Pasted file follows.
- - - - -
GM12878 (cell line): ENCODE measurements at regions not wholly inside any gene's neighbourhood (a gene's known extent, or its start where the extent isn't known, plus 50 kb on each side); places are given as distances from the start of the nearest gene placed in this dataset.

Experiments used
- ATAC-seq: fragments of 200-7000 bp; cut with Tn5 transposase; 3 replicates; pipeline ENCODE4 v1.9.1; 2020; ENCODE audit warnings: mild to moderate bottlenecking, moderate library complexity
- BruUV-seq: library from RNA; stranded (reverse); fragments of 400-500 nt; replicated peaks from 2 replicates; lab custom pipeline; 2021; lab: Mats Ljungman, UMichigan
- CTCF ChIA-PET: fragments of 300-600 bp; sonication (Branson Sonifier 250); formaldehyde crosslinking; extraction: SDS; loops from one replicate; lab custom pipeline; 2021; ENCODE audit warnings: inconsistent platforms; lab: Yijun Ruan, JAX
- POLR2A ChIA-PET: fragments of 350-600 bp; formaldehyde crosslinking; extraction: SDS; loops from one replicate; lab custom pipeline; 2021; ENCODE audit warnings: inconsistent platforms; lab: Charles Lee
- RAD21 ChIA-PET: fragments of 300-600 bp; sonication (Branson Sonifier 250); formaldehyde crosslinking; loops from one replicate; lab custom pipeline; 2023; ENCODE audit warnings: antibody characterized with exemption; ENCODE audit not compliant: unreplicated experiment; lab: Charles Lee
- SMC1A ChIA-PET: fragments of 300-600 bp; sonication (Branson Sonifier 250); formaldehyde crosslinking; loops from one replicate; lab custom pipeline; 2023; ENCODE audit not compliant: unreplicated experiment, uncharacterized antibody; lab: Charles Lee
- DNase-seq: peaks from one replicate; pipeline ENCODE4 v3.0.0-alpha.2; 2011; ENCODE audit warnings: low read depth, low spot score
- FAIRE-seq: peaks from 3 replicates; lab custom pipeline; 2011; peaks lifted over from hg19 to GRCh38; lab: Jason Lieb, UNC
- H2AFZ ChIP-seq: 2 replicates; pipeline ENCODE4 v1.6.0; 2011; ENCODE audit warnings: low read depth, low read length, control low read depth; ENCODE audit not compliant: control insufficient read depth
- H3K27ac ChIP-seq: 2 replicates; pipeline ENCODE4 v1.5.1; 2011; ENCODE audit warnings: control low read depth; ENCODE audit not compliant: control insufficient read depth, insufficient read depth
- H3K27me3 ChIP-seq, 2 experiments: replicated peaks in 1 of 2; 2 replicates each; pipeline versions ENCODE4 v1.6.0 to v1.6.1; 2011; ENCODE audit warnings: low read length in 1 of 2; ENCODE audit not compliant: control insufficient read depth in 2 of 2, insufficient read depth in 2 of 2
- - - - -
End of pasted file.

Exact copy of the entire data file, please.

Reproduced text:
GM12878 (cell line): ENCODE measurements at regions not wholly inside any gene's neighbourhood (a gene's known extent, or its start where the extent isn't known, plus 50 kb on each side); places are given as distances from the start of the nearest gene placed in this dataset.

Experiments used
- ATAC-seq: fragments of 200-7000 bp; cut with Tn5 transposase; 3 replicates; pipeline ENCODE4 v1.9.1; 2020; ENCODE audit warnings: mild to moderate bottlenecking, moderate library complexity
- BruUV-seq: library from RNA; stranded (reverse); fragments of 400-500 nt; replicated peaks from 2 replicates; lab custom pipeline; 2021; lab: Mats Ljungman, UMichigan
- CTCF ChIA-PET: fragments of 300-600 bp; sonication (Branson Sonifier 250); formaldehyde crosslinking; extraction: SDS; loops from one replicate; lab custom pipeline; 2021; ENCODE audit warnings: inconsistent platforms; lab: Yijun Ruan, JAX
- POLR2A ChIA-PET: fragments of 350-600 bp; formaldehyde crosslinking; extraction: SDS; loops from one replicate; lab custom pipeline; 2021; ENCODE audit warnings: inconsistent platforms; lab: Charles Lee
- RAD21 ChIA-PET: fragments of 300-600 bp; sonication (Branson Sonifier 250); formaldehyde crosslinking; loops from one replicate; lab custom pipeline; 2023; ENCODE audit warnings: antibody characterized with exemption; ENCODE audit not compliant: unreplicated experiment; lab: Charles Lee
- SMC1A ChIA-PET: fragments of 300-600 bp; sonication (Branson Sonifier 250); formaldehyde crosslinking; loops from one replicate; lab custom pipeline; 2023; ENCODE audit not compliant: unreplicated experiment, uncharacterized antibody; lab: Charles Lee
- DNase-seq: peaks from one replicate; pipeline ENCODE4 v3.0.0-alpha.2; 2011; ENCODE audit warnings: low read depth, low spot score
- FAIRE-seq: peaks from 3 replicates; lab custom pipeline; 2011; peaks lifted over from hg19 to GRCh38; lab: Jason Lieb, UNC
- H2AFZ ChIP-seq: 2 replicates; pipeline ENCODE4 v1.6.0; 2011; ENCODE audit warnings: low read depth, low read length, control low read depth; ENCODE audit not compliant: control insufficient read depth
- H3K27ac ChIP-seq: 2 replicates; pipeline ENCODE4 v1.5.1; 2011; ENCODE audit warnings: control low read depth; ENCODE audit not compliant: control insufficient read depth, insufficient read depth
- H3K27me3 ChIP-seq, 2 experiments: replicated peaks in 1 of 2; 2 replicates each; pipeline versions ENCODE4 v1.6.0 to v1.6.1; 2011; ENCODE audit warnings: low read length in 1 of 2; ENCODE audit not compliant: control insufficient read depth in 2 of 2, insufficient read depth in 2 of 2